Monday, April 27, 2015

Revisiting the RNA Tie Club

As mentioned previously, by wonderful luck I now have regular contact with Ash from the Curious Wavefunction, and he has stimulated a new burst of scientific history interest in me.  I've ripped through a bunch of scientific memoirs -- by Crick, Djerassi and Dyson -- and have learned how to summon the biographies of Wilkins and Chargaff, as well as trying to dive again into The Eighth Day of Creation.  One topic I keep stumbling across is an interesting little bit of genetic history called the RNA Tie Club, which is a story worth re-telling and re-examining

The RNA Tie Club was definitely the brainchild of George Gamow, an amazing character in the annals of science.  Soviet defector, influential physicist, popularizer of science and ultimately an important catalyst of molecular biology thinking, Gamow was a wonder -- and sadly amazing is that he doesn't seem to have attracted an independent biographer.  

The degree to which others were in on the creation of the RNA Tie Club appears to be in some dispute; Judson in Eighth Day claims that neither Watson nor Crick were in the original membership, whereas the Wikipedia entry (citing a book called Who Wrote the Book of Life?) claims the club was created by Gamow and Watson.  If I were a proper historian, I'd lay my hands on that book and Watson's Girls, Genes and Gamow (which I did not like -- far too much focus on Watson's dating escapades) and perhaps the rest of the books that might cover the subject.  But I'm a lazy amateur, so I'll leave that to someone else.

The Tie Club is generally presented as a whimsical, charming little establishment.  Most books mention only a few of members.  It had a serious social angle -- an early invitation (referenced in Crick) refers to a "whiskey, twisty RNA party", though Crick sadly suggests that Gamow had a serious drinking problem (and indeed, would die of liver failure).  It also served a community in which members could circulate unfinished ideas in a rapid manner.  Another bit of whimsy was a unique tie for each member, who had each been assigned an amino acid.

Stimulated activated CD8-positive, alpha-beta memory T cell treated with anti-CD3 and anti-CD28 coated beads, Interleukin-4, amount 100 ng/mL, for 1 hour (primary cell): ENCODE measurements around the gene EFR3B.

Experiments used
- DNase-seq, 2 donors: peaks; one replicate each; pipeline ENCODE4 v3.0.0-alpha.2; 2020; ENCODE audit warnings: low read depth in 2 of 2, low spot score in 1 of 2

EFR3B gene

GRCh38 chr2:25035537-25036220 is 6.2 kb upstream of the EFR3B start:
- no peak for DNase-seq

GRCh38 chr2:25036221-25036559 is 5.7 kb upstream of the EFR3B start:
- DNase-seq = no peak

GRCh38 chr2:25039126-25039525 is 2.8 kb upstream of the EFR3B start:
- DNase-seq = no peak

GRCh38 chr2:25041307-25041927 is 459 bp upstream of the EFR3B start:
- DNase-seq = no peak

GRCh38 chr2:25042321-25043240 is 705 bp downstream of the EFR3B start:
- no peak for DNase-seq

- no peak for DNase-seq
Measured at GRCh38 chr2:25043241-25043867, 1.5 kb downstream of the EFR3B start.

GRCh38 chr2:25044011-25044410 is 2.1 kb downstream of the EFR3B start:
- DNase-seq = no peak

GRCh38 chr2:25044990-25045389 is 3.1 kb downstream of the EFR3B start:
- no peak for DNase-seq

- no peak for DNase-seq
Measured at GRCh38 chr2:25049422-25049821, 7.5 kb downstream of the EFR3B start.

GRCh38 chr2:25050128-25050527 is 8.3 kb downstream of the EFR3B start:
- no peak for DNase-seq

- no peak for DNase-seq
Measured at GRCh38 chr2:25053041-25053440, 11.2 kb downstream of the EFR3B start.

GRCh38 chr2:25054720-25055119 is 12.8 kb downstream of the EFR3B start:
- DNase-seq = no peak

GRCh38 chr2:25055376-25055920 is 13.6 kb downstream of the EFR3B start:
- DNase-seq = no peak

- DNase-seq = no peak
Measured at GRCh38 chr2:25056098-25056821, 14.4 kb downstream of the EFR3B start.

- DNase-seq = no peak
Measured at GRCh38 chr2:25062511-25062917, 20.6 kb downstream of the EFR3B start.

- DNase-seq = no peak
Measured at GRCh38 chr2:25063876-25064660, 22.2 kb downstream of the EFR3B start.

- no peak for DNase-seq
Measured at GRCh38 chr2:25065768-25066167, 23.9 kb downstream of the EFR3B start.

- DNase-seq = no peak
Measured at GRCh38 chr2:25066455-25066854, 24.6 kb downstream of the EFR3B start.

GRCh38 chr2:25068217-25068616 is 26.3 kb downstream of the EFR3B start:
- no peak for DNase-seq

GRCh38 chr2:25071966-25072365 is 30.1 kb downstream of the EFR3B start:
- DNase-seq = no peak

Reading about this period one can see the primordial predecessors to bioinformatics.  For example, there was the question of how DNA encoded proteins (messenger RNA's discovery would be in the future).  Crick and Brenner and Gamow (and others) thought that the code might largely be sleuthed out, with a key clue being the number of amino acids that could be encoded.  Since Fred Sanger had recently succeeded in sequencing proteins, and there was compositional data for many others, lists of amino acids found in proteins could be compiled.  It was Crick who apparently first thought to filter this set by which amino acids seemed to be found in most proteins versus those that seemed to have a very restricted scope -- and he arrived at 20.  Of course, we know now that there are actually a few more due to some clever coding (and Crick admits his scheme did not include N-formyl methionine, found at the N-terminus of bacterial proteins) -- but if those had been known it might well have gummed up the process.  Crick's simplifying assumption proved to be very powerful.  Of course, getting there must have required a lot of library work -- Margaret Dayhoff's pioneering Atlas of Protein Sequence and Structure was far in the future.

An interesting counter-view to this vision of the Tie Club as a charming whimsy comes from a new biography of Marshall Nirenberg titled "The Least Likely Man: Marshall Nirenberg and the Discovery of the Genetic Code" by Franklin Portugal.  Portugal paints the Tie Club as an exclusionary group (in contrast to the phage group) and one that was barely known outside its membership. Indeed, in the snippet I've read online Portugal suggests that Crick credited Nirenberg shabbily in later years, though another source shows how Crick took great efforts to give Nirenberg a large stage for presenting his early results